US8840608B2 (en) * 2002-03-15 2014-09-23 The General Hospital Corporation Methods and devices for selective disruption of fatty tissue by controlled cooling
US7367341B2 (en) 2002-03-15 2008-05-06 The General Hospital Corporation Methods and devices for selective disruption of fatty tissue by controlled cooling
US9308120B2 (en) 2002-03-15 2016-04-12 The General Hospital Corporation Methods and devices for selective disruption of fatty tissue by controlled cooling
US9649220B2 (en) 2002-03-15 2017-05-16 The General Hospital Corporation Treatment systems for removing heat from subcutaneous lipid-rich cells
US9358149B2 (en) 2002-03-15 2016-06-07 The General Hospital Corporation Systems for affecting subcutaneous lipid-rich cells, systems for removing heat from subcutaneous lipid-rich cells, and systems for reducing subcutaneous lipid-rich cells
US8834547B2 (en) 2002-03-15 2014-09-16 The General Hospital Corporation Treatment systems for removing heat from subcutaneous lipid-rich cells
US20030220674A1 (en) * 2002-03-15 2003-11-27 Anderson Richard Rox Methods and devices for selective disruption of fatty tissue by controlled cooling
US20030183972A1 (en) * 2002-03-28 2003-10-02 Jan Weber Method and apparatus for extruding polymers employing microwave energy
US20070102848A1 (en) * 2002-03-28 2007-05-10 Boston Scientific Scimed, Inc. Apparatus for Extruding Polymers Employing Microwave Energy
US7056466B2 (en) 2002-03-28 2006-06-06 Scimed Life Systems, Inc. Method of manufacture medical devices employing microwave energy
US7531122B2 (en) 2002-03-28 2009-05-12 Boston Scientific Scimed, Inc. Polymer welding using ferromagnetic particles
US7163655B2 (en) 2002-03-28 2007-01-16 Scimed Life Systems, Inc. Method and apparatus for extruding polymers employing microwave energy
US7458798B2 (en) 2002-03-28 2008-12-02 Boston Scientific Scimed, Inc. Apparatus for extruding polymers employing microwave energy
US20030183966A1 (en) * 2002-03-28 2003-10-02 Lixiao Wang Method of manufacture medical devices employing microwave energy
US20040021249A1 (en) * 2002-03-28 2004-02-05 Jan Weber Polymer welding using ferromagnetic particles
US20030204161A1 (en) * 2002-04-25 2003-10-30 Bozidar Ferek-Petric Implantable electroporation therapy device and method for using same
US20060122588A1 (en) * 2002-06-13 2006-06-08 Regents Of The University Of Minnesota Cryosurgery compositions and methods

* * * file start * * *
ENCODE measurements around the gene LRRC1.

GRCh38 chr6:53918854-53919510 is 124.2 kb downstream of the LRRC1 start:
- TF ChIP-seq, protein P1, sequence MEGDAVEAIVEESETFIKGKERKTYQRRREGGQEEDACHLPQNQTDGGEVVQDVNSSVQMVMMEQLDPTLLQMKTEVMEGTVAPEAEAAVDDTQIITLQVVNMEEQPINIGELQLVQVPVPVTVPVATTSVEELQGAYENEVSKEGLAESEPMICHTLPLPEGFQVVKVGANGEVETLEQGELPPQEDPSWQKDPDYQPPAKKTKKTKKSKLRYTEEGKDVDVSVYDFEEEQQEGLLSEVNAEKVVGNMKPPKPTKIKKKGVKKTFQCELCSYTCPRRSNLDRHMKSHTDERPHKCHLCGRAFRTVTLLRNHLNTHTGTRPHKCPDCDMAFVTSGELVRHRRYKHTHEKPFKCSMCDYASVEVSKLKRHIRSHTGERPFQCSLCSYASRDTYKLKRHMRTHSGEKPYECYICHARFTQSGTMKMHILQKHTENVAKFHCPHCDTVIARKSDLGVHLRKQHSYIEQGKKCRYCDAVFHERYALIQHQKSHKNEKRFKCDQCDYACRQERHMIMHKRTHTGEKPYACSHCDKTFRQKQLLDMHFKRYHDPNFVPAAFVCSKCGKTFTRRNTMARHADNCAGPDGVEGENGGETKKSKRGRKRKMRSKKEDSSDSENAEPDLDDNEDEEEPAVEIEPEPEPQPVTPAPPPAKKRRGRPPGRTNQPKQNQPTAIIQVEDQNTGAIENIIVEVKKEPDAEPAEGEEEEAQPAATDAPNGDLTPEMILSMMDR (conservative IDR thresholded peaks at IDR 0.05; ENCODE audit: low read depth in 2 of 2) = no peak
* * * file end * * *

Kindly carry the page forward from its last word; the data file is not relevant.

US20040039381A1 (en) * 2002-06-13 2004-02-26 Bischof John C. Cryosurgery compositions and methods
US20040118129A1 (en) * 2002-12-20 2004-06-24 Chrysler Gregory M. Thermoelectric cooling for microelectronic packages and dice
US6981380B2 (en) * 2002-12-20 2006-01-03 Intel Corporation Thermoelectric cooling for microelectronic packages and dice
US7300453B2 (en) 2003-02-24 2007-11-27 Innercool Therapies, Inc. System and method for inducing hypothermia with control and determination of catheter pressure
US20060079869A1 (en) * 2003-03-26 2006-04-13 Bischof John C Thermal surgical procedures and compositions
US7344531B2 (en) 2003-03-26 2008-03-18 Regents Of The University Of Minnesota Thermal surgical procedures and compositions
US20050080405A1 (en) * 2003-03-26 2005-04-14 Bischof John C. Thermal surgical procedures and compositions
US20060078538A1 (en) * 2003-03-26 2006-04-13 Bischof John C Thermal surgical procedures and compositions
US7344530B2 (en) 2003-03-26 2008-03-18 Regents Of The University Of Minnesota Thermal surgical procedures and compositions
US8862203B2 (en) 2003-03-27 2014-10-14 Boston Scientific Scimed Inc. Medical device with temperature modulator for use in magnetic resonance imaging
US20040193039A1 (en) * 2003-03-27 2004-09-30 Jan Weber Medical device with temperature modulator for use in magnetic resonance imaging
US7038565B1 (en) 2003-06-09 2006-05-02 Astronautics Corporation Of America Rotating dipole permanent magnet assembly
US20050046533A1 (en) * 2003-08-29 2005-03-03 Jeremy Chell Permanent magnet assembly
US6946941B2 (en) 2003-08-29 2005-09-20 Astronautics Corporation Of America Permanent magnet assembly
US9125666B2 (en) 2003-09-12 2015-09-08 Vessix Vascular, Inc. Selectable eccentric remodeling and/or ablation of atherosclerotic material
US9510901B2 (en) 2003-09-12 2016-12-06 Vessix Vascular, Inc. Selectable eccentric remodeling and/or ablation
US7148777B2 (en) 2004-02-03 2006-12-12 Astronautics Corporation Of America Permanent magnet assembly
US20050242912A1 (en) * 2004-02-03 2005-11-03 Astronautics Corporation Of America Permanent magnet assembly
US7589417B2 (en) * 2004-02-12 2009-09-15 Intel Corporation Microelectronic assembly having thermoelectric elements to cool a die and a method of making the same
US20050178423A1 (en) * 2004-02-12 2005-08-18 Shriram Ramanathan Microelectronic assembly having thermoelectric elements to cool a die and a method of making the same
US20060005944A1 (en) * 2004-07-06 2006-01-12 Jack Wang Thermoelectric heat dissipation device and method for fabricating the same
US9713730B2 (en) 2004-09-10 2017-07-25 Boston Scientific Scimed, Inc. Apparatus and method for treatment of in-stent restenosis
US8939970B2 (en) 2004-09-10 2015-01-27 Vessix Vascular, Inc. Tuned RF energy and electrical tissue characterization for selective treatment of target tissues
US9125667B2 (en) 2004-09-10 2015-09-08 Vessix Vascular, Inc. System for inducing desirable temperature effects on body tissue
US20090299359A1 (en) * 2004-10-11 2009-12-03 Given Imaging Ltd Device, System and Method for In-Vivo Cauterization
US8597286B2 (en) 2004-10-11 2013-12-03 Given Imaging Ltd Device, system and method for in-vivo cauterization